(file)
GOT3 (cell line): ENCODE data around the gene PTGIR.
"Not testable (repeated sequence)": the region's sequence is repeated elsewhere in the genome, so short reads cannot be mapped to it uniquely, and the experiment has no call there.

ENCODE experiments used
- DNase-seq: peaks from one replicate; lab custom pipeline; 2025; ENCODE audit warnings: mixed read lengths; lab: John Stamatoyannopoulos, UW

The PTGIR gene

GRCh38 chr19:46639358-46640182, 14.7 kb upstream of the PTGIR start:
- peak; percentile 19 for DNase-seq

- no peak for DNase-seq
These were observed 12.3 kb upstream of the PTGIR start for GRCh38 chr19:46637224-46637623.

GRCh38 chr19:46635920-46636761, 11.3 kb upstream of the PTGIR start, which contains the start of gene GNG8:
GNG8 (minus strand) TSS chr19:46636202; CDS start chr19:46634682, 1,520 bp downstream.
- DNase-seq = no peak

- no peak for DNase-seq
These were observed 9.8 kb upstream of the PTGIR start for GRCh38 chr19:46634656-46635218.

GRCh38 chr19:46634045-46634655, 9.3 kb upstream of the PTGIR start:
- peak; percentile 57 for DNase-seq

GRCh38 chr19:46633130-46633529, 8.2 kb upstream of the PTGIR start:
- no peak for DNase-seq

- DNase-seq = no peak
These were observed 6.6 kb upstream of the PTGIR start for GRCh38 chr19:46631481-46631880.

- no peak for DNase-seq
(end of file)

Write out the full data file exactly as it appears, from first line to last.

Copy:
GOT3 (cell line): ENCODE data around the gene PTGIR.
"Not testable (repeated sequence)": the region's sequence is repeated elsewhere in the genome, so short reads cannot be mapped to it uniquely, and the experiment has no call there.

ENCODE experiments used
- DNase-seq: peaks from one replicate; lab custom pipeline; 2025; ENCODE audit warnings: mixed read lengths; lab: John Stamatoyannopoulos, UW

The PTGIR gene

GRCh38 chr19:46639358-46640182, 14.7 kb upstream of the PTGIR start:
- peak; percentile 19 for DNase-seq

- no peak for DNase-seq
These were observed 12.3 kb upstream of the PTGIR start for GRCh38 chr19:46637224-46637623.

GRCh38 chr19:46635920-46636761, 11.3 kb upstream of the PTGIR start, which contains the start of gene GNG8:
GNG8 (minus strand) TSS chr19:46636202; CDS start chr19:46634682, 1,520 bp downstream.
- DNase-seq = no peak

- no peak for DNase-seq
These were observed 9.8 kb upstream of the PTGIR start for GRCh38 chr19:46634656-46635218.

GRCh38 chr19:46634045-46634655, 9.3 kb upstream of the PTGIR start:
- peak; percentile 57 for DNase-seq

GRCh38 chr19:46633130-46633529, 8.2 kb upstream of the PTGIR start:
- no peak for DNase-seq

- DNase-seq = no peak
These were observed 6.6 kb upstream of the PTGIR start for GRCh38 chr19:46631481-46631880.

- no peak for DNase-seq